The importance of HMRs has been recognised! The referral pathway has been expanded! If the cap is not AT LEAST doubled these changes are of little relevance.

          • Jarrod McMaugh

            Firstly, the caps don’t need to be increased. They need to be abolished and replaced with audits.

            Second, many (if not most) professions (not practitioners) are funded for “less than one” patient per day.

            Some health professionals never see a funded patient, and all of their services are provided privately.

            The difference is, if a patient was referred for HMR and advised that their service would be privately billed, they’d pass on having the service.

            HMR is important, but it isn’t supposed to provide a pharmacist with a ‘complete career’ by being 100% funded…. in fact a pharmacist who focused their practice exclusively on HMR and DMMR would probably become less and less capable of providing high quality HMR over time due to de-skilling in other important areas of practice.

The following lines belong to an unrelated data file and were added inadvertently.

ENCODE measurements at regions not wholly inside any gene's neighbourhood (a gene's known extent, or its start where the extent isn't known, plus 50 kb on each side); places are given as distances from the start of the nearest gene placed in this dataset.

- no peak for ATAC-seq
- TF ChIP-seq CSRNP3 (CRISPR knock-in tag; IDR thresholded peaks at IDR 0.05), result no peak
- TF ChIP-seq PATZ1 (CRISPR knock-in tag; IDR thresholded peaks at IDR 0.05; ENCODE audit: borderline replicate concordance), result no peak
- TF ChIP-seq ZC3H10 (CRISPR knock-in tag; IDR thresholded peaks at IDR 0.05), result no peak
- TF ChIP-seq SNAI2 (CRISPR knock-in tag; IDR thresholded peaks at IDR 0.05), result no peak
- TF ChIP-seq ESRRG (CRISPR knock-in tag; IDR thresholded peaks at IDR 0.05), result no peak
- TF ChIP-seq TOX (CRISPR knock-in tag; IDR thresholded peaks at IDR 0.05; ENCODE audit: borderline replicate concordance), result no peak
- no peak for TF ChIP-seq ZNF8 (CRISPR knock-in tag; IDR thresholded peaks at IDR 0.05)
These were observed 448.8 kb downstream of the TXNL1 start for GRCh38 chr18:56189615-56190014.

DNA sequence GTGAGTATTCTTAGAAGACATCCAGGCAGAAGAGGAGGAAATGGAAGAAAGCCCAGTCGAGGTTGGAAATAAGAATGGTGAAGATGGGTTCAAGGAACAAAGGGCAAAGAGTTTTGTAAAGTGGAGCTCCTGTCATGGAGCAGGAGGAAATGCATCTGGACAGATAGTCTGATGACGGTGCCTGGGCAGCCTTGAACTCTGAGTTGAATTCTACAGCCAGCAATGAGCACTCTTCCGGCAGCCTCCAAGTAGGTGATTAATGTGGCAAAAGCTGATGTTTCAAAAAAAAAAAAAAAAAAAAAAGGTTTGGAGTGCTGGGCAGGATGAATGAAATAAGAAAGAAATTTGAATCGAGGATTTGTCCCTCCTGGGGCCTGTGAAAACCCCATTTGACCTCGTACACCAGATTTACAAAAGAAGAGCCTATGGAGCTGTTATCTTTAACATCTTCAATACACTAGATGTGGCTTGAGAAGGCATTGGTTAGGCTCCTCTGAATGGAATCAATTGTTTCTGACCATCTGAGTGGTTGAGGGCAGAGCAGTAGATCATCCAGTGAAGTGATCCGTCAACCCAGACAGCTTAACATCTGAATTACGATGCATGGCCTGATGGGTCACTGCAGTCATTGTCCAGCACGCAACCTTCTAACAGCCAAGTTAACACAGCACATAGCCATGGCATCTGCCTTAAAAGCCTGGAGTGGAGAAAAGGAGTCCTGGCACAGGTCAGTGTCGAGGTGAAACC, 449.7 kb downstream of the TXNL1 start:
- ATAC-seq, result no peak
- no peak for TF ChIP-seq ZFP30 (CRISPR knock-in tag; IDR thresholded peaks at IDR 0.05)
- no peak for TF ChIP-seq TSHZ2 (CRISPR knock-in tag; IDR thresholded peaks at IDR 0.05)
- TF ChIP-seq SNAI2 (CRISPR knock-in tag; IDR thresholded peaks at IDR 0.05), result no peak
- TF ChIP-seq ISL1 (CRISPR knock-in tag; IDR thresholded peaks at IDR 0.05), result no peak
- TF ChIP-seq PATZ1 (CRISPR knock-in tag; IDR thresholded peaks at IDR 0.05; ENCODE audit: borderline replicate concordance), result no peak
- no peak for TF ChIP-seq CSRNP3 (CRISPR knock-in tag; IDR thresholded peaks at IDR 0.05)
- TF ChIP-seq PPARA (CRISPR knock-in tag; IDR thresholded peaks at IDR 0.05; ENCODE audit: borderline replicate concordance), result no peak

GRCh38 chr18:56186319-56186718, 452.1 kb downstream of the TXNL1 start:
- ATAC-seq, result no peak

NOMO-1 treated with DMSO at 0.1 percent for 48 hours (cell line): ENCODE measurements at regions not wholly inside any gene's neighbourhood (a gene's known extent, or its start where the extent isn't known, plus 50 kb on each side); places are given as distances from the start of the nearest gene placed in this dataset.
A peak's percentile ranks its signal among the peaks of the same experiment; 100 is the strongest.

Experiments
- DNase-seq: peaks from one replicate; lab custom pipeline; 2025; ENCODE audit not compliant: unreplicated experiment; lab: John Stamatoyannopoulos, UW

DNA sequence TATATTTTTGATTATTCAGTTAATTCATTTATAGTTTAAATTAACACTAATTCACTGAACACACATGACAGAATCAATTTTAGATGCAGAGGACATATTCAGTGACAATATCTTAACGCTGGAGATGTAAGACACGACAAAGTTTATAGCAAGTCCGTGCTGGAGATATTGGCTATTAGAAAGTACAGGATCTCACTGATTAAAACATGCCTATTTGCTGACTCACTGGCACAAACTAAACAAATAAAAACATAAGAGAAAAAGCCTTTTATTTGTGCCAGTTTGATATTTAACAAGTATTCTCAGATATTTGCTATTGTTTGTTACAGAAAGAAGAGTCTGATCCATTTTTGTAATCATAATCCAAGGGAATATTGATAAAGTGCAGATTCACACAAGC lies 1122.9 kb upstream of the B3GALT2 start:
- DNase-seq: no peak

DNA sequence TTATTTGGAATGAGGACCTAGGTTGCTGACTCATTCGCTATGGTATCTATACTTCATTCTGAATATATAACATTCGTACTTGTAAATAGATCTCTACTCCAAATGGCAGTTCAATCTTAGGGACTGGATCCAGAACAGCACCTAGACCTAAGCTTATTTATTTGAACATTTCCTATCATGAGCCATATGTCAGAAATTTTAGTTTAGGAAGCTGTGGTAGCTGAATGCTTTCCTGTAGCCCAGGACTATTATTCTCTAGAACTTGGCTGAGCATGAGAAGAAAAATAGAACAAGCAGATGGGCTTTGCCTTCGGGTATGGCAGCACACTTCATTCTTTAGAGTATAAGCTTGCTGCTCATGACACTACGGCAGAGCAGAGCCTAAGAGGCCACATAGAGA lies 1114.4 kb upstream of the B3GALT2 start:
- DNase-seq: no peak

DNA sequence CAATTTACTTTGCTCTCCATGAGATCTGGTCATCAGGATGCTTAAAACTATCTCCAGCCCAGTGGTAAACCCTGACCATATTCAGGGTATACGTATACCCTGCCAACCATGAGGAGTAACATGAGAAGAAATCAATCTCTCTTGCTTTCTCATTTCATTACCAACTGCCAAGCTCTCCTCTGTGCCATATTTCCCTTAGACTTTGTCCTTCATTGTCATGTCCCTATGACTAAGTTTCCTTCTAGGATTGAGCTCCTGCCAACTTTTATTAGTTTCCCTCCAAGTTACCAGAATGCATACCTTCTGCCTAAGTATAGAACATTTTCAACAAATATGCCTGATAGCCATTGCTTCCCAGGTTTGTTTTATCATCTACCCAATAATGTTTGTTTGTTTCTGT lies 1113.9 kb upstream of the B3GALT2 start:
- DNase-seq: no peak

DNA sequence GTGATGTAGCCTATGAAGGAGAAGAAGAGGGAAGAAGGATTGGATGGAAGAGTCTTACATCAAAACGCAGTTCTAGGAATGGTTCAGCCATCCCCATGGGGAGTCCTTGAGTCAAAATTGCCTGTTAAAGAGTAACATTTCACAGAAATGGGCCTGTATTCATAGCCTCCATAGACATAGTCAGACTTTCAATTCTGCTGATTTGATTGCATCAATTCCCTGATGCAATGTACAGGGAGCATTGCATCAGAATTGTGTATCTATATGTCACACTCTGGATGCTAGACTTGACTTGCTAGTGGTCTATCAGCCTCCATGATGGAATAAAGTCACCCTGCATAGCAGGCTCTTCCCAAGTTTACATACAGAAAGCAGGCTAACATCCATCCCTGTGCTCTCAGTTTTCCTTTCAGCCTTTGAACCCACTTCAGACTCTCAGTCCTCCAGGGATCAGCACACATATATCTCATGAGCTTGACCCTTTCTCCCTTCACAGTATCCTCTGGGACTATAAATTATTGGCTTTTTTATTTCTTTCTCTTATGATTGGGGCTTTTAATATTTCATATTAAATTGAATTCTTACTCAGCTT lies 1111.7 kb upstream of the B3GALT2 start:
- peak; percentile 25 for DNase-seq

• Big Pharma

            Absolutely caps need to be abolished. Absolutely there needs to be audits. An easy solution from day dot was the introduction on an audit. I wont hold my breath on cap abolition whilst these programs are included within the CPA (which they shouldn’t be). Not too difficult nor costly to audit providers operating above certain numbers (just like they do with Medicare item numbers).